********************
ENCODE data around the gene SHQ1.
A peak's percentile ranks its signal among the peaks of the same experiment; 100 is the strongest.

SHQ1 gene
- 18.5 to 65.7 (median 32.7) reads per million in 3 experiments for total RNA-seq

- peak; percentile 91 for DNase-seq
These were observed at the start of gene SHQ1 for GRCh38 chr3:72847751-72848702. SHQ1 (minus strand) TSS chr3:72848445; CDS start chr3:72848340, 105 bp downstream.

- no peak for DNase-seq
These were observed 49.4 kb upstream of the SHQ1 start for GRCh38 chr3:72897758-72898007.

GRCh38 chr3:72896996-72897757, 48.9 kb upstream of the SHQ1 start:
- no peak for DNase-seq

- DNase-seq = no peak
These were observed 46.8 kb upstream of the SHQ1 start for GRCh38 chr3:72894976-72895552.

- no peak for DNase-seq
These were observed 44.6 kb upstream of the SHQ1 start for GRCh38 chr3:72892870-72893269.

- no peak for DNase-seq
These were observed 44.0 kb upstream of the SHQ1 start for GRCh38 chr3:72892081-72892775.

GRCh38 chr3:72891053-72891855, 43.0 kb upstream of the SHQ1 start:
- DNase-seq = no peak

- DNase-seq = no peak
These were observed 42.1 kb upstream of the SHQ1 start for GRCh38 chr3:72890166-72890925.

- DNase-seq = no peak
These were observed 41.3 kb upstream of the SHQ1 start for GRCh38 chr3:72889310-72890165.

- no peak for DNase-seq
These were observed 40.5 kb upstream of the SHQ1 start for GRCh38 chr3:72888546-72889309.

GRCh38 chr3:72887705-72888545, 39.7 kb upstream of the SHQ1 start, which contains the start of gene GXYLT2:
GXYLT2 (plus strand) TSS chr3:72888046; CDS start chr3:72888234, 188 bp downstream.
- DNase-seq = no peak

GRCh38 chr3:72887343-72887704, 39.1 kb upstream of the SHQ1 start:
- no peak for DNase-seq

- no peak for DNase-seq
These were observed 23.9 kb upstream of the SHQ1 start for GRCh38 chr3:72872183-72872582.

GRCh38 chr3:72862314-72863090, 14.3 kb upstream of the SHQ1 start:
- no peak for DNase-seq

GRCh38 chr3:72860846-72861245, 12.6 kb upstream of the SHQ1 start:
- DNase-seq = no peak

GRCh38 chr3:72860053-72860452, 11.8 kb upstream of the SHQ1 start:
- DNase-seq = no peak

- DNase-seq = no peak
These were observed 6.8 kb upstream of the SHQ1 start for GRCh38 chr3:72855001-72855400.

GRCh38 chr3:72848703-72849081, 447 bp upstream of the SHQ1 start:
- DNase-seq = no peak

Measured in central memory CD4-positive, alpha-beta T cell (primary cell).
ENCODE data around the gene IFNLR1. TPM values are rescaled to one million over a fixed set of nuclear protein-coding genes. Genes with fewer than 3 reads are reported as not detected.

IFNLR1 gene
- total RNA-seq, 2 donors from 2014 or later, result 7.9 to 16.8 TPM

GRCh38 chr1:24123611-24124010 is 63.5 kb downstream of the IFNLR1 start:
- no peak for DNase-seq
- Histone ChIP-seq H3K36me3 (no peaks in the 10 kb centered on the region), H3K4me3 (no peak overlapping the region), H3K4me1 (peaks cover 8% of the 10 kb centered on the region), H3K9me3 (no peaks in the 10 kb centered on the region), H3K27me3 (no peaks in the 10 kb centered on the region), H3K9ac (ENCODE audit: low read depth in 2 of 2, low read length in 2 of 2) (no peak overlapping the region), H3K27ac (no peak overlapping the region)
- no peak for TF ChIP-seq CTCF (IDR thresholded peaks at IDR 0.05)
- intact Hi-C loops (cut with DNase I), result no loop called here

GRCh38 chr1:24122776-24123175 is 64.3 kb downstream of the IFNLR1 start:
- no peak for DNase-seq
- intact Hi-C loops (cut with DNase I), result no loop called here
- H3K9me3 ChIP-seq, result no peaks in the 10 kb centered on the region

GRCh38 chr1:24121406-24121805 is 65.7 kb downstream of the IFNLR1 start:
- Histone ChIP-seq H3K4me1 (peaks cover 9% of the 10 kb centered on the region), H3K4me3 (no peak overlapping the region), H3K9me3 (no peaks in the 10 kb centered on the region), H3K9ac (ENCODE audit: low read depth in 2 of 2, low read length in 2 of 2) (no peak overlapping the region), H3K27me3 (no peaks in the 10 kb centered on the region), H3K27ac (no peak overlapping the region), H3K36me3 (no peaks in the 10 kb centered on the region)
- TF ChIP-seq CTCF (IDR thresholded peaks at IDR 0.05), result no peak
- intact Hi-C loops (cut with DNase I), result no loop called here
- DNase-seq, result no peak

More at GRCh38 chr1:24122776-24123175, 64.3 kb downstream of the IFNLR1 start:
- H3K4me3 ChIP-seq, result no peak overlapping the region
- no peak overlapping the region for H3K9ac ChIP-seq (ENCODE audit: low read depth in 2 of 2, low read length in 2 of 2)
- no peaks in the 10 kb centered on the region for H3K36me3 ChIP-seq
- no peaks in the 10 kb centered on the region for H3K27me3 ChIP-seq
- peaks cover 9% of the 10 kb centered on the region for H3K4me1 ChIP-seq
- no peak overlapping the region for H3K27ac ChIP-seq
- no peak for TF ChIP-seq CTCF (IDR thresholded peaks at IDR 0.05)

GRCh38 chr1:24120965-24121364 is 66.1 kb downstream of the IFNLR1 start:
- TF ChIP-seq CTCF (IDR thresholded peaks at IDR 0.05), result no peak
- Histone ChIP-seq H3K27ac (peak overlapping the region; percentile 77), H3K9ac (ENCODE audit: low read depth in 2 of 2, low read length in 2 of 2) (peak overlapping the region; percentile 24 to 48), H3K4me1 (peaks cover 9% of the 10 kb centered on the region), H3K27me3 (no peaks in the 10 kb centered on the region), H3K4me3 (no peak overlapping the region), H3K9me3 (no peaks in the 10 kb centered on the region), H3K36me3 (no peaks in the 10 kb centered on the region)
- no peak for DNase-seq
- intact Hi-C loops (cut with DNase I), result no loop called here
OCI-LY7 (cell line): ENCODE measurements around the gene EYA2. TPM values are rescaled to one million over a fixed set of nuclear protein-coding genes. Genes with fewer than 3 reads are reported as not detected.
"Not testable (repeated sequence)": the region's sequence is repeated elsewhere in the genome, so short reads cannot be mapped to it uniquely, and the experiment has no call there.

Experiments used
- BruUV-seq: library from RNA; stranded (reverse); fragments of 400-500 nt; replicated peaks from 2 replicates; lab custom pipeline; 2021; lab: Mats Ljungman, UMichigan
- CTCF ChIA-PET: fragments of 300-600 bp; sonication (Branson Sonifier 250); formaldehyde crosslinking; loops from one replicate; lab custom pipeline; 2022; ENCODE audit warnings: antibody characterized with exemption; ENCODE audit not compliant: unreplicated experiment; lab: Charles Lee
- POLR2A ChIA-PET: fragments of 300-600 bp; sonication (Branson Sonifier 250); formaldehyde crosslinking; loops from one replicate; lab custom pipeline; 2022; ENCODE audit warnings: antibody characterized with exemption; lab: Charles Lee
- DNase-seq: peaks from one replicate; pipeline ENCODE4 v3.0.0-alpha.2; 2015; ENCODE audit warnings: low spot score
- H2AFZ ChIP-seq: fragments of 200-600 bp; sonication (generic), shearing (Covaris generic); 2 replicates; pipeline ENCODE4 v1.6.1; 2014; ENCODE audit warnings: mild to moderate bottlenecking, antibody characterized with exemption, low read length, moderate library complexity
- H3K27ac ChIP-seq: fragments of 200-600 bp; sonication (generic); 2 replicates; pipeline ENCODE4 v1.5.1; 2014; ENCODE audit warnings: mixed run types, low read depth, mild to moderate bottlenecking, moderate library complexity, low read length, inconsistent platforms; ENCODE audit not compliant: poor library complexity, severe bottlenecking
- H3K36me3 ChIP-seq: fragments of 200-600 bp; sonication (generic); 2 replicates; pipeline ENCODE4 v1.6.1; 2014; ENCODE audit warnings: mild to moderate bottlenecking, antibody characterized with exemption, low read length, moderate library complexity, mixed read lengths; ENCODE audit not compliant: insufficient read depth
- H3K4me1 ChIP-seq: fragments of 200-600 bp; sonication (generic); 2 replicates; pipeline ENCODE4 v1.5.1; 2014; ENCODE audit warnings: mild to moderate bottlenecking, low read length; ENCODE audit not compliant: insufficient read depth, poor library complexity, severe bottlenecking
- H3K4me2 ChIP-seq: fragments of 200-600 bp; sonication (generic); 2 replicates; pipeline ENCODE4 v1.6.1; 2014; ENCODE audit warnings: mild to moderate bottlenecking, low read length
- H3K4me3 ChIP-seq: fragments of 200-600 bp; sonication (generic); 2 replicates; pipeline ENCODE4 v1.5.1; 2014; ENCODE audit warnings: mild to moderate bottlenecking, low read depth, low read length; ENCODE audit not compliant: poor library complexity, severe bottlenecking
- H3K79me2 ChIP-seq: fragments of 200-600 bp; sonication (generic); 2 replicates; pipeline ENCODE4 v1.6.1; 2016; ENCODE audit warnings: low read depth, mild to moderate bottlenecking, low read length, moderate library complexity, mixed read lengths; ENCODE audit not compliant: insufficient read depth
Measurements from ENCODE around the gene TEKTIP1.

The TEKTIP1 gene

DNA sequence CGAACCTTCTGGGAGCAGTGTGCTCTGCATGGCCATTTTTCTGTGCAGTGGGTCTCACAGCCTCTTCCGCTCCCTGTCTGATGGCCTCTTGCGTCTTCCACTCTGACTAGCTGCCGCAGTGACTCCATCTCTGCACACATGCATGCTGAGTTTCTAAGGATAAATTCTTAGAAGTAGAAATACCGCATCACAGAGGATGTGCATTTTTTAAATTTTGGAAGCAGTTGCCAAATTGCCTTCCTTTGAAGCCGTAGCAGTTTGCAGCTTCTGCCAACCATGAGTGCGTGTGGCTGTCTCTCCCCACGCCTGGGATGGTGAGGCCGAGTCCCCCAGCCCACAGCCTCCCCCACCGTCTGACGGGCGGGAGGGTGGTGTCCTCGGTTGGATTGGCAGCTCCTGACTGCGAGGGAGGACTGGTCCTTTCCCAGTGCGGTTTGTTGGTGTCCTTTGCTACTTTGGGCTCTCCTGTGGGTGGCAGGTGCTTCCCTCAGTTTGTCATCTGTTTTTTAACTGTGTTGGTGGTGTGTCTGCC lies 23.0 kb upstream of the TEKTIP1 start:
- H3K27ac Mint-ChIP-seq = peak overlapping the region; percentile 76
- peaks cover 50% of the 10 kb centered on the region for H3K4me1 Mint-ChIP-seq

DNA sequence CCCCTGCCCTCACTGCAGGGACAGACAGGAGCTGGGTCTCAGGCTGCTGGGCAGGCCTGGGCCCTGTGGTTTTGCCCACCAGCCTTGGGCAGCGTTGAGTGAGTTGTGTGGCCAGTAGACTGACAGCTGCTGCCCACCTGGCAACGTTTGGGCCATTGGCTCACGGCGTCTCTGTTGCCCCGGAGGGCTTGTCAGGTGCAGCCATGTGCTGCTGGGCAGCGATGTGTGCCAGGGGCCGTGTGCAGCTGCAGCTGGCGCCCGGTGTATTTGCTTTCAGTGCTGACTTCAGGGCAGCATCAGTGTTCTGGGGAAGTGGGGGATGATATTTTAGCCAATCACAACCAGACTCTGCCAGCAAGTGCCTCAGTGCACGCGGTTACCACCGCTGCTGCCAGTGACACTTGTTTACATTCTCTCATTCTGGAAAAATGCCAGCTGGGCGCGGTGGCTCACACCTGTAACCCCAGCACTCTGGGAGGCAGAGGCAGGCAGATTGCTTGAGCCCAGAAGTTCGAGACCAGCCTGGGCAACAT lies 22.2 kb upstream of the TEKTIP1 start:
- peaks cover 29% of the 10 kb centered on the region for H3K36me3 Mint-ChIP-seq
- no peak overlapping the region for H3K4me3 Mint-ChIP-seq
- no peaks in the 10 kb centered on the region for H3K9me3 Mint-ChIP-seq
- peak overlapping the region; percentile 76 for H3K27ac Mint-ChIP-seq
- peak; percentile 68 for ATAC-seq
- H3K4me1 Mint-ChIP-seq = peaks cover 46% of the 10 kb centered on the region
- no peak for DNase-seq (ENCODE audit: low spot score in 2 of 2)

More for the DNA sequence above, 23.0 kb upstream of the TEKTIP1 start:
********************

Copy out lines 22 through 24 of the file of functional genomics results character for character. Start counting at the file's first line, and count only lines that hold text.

These were observed 41.3 kb upstream of the SHQ1 start for GRCh38 chr3:72889310-72890165.

- no peak for DNase-seq
These were observed 40.5 kb upstream of the SHQ1 start for GRCh38 chr3:72888546-72889309.